Mother’s Day Perspective From a Bereaved Father

May 22, 2014

It’s early, so early in fact that my wife isn’t up yet and neither are the kids. Normally, that would be impossible but it is Mother’s Day, and the anxiety I have felt leading up to this day on the calendar can only be compared to a major surgery without any anesthesia.

The words, “I am a man. I am a father. I am an outsider,” are scribbled on a notepad in front of me and I stare at them until my vision blurs.

The more I repeat it the heavier the truth becomes—I am an outsider on Mother’s Day. I am a man and a man cannot understand. A man cannot possibly understand what it means to be a mother of a dead child on Mother’s Day. It’s okay. I can admit it. I can identify but can’t relate. I can understand without understanding. I held my son. I kissed him. I told him stories and made bad jokes. But nothing I do will ever compare to the bond between a mother and child.

You see, for men like me, Mother’s Day is not circled on the calendar. It’s not celebrated like it should be. It’s not solely a day of thanking the mother of my children but a day of trying to hold on to the idea of motherhood your wife had envisioned. I imagine Mother’s Day for a mother who has lost a child is the hardest day of the year. It’s harder than Christmas or Thanksgiving or, for some, even their child’s own birthday.

Mother’s Day is a day of responsibility for husbands. For at least one day a year we aren’t fathers—we are husbands with kids. Society teaches us that we’re supposed to cook and clean and make the reservations, make sure the grass has been cut, the flowers ordered. It’s important to remember the card too but above all else we need to make sure we’ve picked out something special that adequately represents how wonderful a mother she is to our children.

As the husband of a bereaved mother I know for a fact that I am going to fail. It’s not a question. It’s a foregone conclusion. Why? For once I know for certain what my wife wants and it’s heartbreaking that I cannot give it to her. It’s heartbreaking because I feel the same way on Father’s Day. Why would it be any different on Mother’s Day?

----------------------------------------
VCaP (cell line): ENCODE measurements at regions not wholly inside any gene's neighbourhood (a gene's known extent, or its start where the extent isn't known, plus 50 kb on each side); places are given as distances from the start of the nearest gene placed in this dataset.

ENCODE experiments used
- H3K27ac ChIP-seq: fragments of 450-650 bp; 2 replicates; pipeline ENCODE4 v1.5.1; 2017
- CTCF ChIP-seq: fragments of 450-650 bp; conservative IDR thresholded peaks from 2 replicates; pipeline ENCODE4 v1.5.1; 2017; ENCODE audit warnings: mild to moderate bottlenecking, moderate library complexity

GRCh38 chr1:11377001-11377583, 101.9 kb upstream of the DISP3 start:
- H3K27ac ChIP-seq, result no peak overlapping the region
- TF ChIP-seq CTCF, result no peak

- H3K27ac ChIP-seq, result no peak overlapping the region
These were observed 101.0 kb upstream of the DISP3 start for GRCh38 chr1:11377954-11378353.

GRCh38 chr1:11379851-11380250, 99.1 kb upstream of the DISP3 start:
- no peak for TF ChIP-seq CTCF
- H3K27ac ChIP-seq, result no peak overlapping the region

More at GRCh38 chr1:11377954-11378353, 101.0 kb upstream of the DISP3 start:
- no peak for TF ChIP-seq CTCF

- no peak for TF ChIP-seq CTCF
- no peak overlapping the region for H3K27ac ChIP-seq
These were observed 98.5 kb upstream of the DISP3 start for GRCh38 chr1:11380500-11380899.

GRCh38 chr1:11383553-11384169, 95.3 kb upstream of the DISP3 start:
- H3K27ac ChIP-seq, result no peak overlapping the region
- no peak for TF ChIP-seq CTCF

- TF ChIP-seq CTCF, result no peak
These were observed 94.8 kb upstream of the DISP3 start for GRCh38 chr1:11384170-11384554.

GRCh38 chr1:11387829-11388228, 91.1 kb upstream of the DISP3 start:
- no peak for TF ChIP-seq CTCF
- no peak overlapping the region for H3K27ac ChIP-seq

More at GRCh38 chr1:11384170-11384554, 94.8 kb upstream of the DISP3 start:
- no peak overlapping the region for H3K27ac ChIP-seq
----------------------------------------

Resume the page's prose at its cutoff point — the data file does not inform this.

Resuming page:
She wants her son back. I want our son back. We want our son back and it’s painful to know there’s no way around this problem. I have stripped my soul to find the answer. There isn’t one.

What do you do when you know that no matter what you do you will have fallen short? What do you do when you know you’ve lost the game before it’s started? What do you do when you know you can’t win?

Men don’t like knowing they can’t help. We don’t like feeling like we have no control. We don’t like admitting that there are no words to rationalize the death of our children. Some of us will push it off, filing it away as something we can’t resolve. Some of us will beat ourselves up in search of an answer even though we know there isn’t one. And then there are those of us that will self destruct out of hopelessness and frustration.

More often than not the anger we feel as husbands and fathers is directed at ourselves because we know we’re falling short. We ask the impossible of ourselves—to turn back time, to make different decisions, to demand perfection in an imperfect world. We wallow in self-pity because quite often we feel like bad husbands—not knowing exactly what to say, not knowing what to do. We’re programmed to want to fix things but this thing we know we can’t fix.

I imagine Mother’s Day for a bereaved mother is a day of what could have been. Husbands see it in their faces and in their tears. We want so badly for things to be perfect but this isn’t a perfect world. It’s a day of wanting what can’t be had.

I am a man. I am a father. I am an outsider.

As men, husbands, and fathers, we ARE outsiders on Mother’s Day. To let that go unacknowledged would be unwittingly senseless. But being an outsider doesn’t mean that we can’t appreciate and respect and marvel at the mothers of our children. We want to give the world to show our gratitude, the impossible to say thank you. We will fail but that’s okay. What we truly want is for you to see yourself in our eyes—no faults, no failures, and always the flawless mother of precious ones.

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